Anglo-American scholars refer to a “long eighteenth century” (c.1660-1830) encompassing everything from the Restoration of the British monarchy in 1660 through to the late Romantic period. Trying to find a way through the best part of two centuries, the course will focus on a single theme - the idea of scientific and geographic discovery – for this is the period during which the Pacific was finally mapped, Australia was colonized by Europeans and circumnavigated, and the modern map of the world was drawn. The class will look at a variety of fictional and non-fictional works from the period which show British men and women of different classes writing about their encounters with a range of others, all of whom have their own cultures and beliefs. Texts studied will represent the well-known and less well-known, fiction and non-fiction, written and graphic works, and will include Margaret Cavendish, The Description of a New World, called The Blazing World (1668); Daniel Defoe, Robinson Crusoe (1719); Jonathan Swift, Gulliver’s Travels (1726); Lady Mary Wortley Montagu, The Turkish Embassy Letters (1763); Joseph Banks, excerpts from The Endeavor Journal (1768-71); and Mary Wollstonecraft, Letters written during a short residence in Sweden, Norway, Denmark (1796). We’ll also look at maps of the real and imaginary; illustrations of flora and fauna; considerations of new worlds opened up by both the microscope and telescope, by ballooning and cave exploration, and realms revealed by the new sciences of meteorology and geology.  By the end of the course, we’ll hopefully have gained an overview of the socio-political issues driving exploration during the period, and of the range of literary forms and material culture to which exploration gave rise. This course satisfies the 1700-1900 literature requirement for MA students. MA students may apply up to 9 credits of 500-level coursework to the MA degree.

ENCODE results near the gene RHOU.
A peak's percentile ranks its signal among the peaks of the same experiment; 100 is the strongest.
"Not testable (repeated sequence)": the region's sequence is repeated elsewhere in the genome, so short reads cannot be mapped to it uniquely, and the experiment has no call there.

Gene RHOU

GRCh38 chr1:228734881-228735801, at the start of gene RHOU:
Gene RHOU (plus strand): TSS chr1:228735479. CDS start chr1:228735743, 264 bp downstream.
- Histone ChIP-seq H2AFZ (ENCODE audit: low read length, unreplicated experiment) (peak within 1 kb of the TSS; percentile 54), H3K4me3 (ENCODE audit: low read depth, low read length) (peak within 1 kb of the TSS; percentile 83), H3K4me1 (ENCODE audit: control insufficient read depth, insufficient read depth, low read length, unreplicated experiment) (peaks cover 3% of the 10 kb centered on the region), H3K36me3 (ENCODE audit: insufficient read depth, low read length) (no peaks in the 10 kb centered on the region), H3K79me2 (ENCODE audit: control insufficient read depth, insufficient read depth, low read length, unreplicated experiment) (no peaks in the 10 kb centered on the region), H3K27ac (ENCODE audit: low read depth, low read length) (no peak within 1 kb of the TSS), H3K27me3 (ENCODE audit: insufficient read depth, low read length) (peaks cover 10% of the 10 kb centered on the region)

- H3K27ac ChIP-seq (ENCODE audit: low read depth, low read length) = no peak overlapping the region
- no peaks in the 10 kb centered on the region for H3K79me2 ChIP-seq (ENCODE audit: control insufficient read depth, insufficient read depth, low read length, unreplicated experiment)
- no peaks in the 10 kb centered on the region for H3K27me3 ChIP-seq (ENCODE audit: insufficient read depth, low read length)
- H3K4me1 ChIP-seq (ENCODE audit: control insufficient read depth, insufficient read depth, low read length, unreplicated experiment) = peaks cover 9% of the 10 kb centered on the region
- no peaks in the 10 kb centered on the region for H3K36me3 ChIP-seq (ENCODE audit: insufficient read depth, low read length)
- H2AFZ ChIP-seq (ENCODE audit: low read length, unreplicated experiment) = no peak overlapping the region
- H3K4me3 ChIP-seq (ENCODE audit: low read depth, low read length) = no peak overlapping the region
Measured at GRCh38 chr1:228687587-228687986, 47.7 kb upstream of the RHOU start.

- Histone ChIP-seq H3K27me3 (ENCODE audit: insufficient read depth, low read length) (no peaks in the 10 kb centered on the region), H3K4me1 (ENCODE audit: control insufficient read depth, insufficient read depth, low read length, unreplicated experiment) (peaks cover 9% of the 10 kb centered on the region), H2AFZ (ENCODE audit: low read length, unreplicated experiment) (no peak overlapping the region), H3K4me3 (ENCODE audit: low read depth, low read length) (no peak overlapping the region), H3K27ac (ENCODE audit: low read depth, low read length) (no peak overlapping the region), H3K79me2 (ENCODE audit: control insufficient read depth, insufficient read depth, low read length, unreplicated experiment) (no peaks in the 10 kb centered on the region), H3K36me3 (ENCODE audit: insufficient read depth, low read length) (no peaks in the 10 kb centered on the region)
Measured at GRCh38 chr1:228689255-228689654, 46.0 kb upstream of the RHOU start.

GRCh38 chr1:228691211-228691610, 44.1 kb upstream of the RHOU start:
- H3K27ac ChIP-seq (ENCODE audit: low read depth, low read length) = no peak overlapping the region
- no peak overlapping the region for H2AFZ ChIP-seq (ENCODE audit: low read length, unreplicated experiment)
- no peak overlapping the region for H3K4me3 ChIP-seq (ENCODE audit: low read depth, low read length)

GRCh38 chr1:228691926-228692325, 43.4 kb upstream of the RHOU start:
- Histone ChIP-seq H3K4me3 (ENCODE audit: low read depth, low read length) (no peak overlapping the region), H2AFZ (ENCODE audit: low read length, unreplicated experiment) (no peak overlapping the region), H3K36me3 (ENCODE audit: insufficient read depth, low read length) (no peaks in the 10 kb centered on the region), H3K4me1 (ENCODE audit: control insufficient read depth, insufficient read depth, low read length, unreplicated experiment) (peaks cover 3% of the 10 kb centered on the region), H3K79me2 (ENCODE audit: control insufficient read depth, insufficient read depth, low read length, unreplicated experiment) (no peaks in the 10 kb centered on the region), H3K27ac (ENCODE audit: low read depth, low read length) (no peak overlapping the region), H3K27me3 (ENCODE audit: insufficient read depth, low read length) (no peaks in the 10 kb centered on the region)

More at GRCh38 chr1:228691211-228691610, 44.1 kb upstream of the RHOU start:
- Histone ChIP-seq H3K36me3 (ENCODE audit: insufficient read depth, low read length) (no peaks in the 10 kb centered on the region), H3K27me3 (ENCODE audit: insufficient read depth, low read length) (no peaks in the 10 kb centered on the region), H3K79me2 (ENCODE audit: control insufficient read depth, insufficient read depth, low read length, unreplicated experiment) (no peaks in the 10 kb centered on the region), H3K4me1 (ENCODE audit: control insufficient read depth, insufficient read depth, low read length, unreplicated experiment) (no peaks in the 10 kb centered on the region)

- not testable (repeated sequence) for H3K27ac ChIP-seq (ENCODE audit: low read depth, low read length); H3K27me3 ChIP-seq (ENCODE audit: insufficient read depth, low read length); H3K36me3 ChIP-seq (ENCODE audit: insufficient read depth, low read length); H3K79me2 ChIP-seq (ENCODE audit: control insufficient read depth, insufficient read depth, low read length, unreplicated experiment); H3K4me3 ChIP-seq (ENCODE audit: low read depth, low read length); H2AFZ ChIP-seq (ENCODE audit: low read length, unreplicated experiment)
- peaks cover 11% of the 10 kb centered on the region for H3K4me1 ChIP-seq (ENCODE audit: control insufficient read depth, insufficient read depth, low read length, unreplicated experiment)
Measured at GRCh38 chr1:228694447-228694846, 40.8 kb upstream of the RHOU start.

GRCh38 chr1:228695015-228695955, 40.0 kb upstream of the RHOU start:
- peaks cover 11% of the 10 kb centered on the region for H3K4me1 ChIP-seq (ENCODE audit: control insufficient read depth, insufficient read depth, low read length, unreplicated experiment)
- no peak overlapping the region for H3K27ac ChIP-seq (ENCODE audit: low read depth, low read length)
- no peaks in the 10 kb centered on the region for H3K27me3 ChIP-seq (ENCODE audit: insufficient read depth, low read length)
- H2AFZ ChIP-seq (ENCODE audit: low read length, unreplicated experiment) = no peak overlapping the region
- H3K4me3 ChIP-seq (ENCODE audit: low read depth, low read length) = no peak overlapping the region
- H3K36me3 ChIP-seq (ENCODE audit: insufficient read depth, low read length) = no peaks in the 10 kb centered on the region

ENGL 545-01: “The Romantic Gothic” – Professor Hadley